All too often, when a client calls us to help close more deals, it’s because the client is using a “one type fits all” presentation, rather than a focused series of presentations that address specific needs within each stage of the sales process.
A sales strategy typically calls for identifying prospects’ needs, and demonstrating how the company’s solution meets them. But to connect with the audience, an effective presentation should take into account the client’s receptivity needs: the ability to absorb the information and make a decision. Studies have shown that people’s sales attention spans generally last about 20-25 minutes. So don’t overload the presentation if you want the desired impact.
For this reason, sales presentations often consist of several coordinated pre-planned, two-way conversations in which you identify the client’s product and buying needs, including:
- what benefit does the product/service provide?
- how does it fit into the clients’ bigger business picture
- what cost, value, and risk taking issues will affect whether they will buy an appropriate solution from you?
The first presentation, therefore, focuses on building confidence. You need to demonstrate:
- your product/service will meet the client’s needs
- your company has the capabilities to meet and exceed these needs by adding additional value and reducing related risks
- you, as the sales representative, will also add value and reduce risks to make sure the client gets what he/she needs
Given that the goal of the decision is whether or not to proceed to a second presentation, the first will need to be succinct and powerful.
Subsequent presentations, which may include new parties with more detailed concerns, build upon prior presentations, but shouldn’t duplicate them. We had a client who, knowing this rule, was about to board a plane for an important sales meeting, and felt something was wrong with his presentation. He asked us to review it while in the air and give him our analysis when he landed. When he called us we reminded him that this was his third presentation to the group (and the first designed to close), yet the initial set of slides were the same ones from both prior presentations!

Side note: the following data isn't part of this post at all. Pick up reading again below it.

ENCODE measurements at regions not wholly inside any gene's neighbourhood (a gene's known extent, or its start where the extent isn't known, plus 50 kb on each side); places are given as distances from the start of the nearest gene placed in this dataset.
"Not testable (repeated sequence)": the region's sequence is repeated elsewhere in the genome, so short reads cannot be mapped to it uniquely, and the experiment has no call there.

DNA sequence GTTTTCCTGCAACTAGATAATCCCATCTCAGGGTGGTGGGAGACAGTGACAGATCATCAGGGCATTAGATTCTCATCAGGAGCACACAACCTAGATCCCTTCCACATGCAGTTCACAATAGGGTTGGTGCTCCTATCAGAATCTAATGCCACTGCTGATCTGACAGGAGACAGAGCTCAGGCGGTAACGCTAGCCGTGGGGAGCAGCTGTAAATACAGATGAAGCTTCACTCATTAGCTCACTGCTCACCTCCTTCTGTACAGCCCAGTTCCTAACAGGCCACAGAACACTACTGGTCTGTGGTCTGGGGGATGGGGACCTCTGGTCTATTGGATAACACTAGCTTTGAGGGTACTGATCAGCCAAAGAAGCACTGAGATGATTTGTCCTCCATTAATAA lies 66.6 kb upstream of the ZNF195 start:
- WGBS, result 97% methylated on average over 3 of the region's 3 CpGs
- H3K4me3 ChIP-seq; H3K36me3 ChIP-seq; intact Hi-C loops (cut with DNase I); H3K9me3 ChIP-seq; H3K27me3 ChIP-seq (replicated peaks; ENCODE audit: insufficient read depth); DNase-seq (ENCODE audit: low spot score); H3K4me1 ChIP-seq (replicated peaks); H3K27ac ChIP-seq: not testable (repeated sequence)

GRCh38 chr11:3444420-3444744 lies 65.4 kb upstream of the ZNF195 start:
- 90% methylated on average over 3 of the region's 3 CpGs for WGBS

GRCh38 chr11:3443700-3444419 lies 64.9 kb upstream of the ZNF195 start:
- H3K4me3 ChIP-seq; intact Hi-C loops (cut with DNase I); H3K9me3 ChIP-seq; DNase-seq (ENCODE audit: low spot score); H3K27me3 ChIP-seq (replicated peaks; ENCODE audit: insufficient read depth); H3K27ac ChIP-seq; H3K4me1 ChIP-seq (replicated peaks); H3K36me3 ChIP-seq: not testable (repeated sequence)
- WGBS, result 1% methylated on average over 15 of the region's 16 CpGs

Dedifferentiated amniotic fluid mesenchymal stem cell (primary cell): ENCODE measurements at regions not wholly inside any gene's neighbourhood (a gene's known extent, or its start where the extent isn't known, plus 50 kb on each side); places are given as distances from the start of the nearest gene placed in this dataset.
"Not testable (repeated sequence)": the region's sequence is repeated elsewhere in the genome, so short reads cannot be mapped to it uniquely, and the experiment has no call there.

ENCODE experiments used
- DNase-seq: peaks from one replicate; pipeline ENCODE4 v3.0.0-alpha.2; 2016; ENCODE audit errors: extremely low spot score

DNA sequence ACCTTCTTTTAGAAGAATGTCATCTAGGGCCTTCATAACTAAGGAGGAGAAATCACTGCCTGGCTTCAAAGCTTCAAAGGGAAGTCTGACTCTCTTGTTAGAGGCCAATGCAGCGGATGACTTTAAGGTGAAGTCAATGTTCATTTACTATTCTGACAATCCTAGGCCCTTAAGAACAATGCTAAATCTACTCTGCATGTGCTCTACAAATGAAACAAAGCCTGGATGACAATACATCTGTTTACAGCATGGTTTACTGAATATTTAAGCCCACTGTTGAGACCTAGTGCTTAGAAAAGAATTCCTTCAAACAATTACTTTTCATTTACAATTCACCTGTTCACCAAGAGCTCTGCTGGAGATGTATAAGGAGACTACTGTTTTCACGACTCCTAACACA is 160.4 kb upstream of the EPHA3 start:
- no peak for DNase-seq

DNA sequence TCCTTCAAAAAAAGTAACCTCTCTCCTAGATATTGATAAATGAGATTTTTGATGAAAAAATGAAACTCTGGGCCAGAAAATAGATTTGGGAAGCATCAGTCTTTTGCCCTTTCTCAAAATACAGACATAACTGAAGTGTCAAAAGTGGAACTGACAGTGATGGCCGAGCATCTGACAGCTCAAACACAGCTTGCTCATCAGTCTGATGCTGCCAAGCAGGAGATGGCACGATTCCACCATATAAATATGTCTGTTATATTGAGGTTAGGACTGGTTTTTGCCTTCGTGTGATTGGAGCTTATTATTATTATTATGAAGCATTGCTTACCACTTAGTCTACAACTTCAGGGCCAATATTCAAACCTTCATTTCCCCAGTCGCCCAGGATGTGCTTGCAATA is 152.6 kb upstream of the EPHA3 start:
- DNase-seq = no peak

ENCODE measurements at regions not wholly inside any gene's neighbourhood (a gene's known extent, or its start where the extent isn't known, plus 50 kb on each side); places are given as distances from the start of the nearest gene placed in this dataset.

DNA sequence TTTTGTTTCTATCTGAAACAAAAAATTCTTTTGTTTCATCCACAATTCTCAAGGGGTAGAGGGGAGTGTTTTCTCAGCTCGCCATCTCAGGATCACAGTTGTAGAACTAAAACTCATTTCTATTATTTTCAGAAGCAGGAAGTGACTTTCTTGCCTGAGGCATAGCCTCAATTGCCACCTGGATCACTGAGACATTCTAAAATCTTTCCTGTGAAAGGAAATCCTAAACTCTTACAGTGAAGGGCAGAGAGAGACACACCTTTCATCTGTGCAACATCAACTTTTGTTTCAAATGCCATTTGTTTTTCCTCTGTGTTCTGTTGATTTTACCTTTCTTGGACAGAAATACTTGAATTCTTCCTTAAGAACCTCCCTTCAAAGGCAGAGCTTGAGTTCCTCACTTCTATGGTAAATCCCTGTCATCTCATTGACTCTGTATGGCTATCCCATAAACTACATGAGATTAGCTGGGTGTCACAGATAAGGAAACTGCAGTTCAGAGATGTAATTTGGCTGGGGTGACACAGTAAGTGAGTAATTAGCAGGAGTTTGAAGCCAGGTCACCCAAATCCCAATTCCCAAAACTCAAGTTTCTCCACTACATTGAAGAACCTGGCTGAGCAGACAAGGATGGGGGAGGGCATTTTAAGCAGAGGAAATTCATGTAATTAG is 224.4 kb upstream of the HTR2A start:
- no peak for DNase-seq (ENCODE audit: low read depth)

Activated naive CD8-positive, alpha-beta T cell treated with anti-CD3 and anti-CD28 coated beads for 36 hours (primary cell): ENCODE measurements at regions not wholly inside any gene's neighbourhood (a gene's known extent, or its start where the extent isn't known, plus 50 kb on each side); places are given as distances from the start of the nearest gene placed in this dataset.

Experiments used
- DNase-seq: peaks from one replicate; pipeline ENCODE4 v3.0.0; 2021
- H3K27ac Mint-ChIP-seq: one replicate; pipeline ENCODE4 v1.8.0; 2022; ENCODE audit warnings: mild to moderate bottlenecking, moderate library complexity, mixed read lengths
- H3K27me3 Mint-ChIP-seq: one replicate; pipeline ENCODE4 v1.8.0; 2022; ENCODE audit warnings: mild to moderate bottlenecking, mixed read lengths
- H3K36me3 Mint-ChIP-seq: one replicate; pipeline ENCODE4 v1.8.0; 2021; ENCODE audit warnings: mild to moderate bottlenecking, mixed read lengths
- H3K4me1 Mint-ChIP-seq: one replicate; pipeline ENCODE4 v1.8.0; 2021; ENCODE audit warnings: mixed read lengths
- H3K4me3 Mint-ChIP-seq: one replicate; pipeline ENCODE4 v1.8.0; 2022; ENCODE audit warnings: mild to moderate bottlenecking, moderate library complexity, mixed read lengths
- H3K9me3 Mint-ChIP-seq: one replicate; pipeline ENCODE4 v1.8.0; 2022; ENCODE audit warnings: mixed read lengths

Another example. Imagine youâ€™re selling an investment opportunity. In the first presentation youâ€™re focused on the nature of the investment product, the track record of the sponsor, and (most importantly) “the secret sauce” – how management uniquely uses proprietary decision-tools to achieve excellent results. The second presentation should focus on demonstrating in-depth how the managers have made excellent decisions in the past (e.g., picking and managing prior portfolio companies) and how they will do the same in the future. But spending time going through all 25 portfolio companies in the initial presentation would be distracting.
If you have only one meeting at which to present your entire story, consider breaking the story into two parts. Have the initial sales presentation focus on demonstrating your Unique Sales Proposition. Then, offer a second presentation booklet, that the prospect can read later, to reference the details.
In sum, today more than ever, it’s not what you say, but how you say it that counts. You must structure the presentation process to connect to the audience’s decision-making process, which includes a readiness to accept different types of information over time, and the ability to conclude that they want to work with you to get your solution.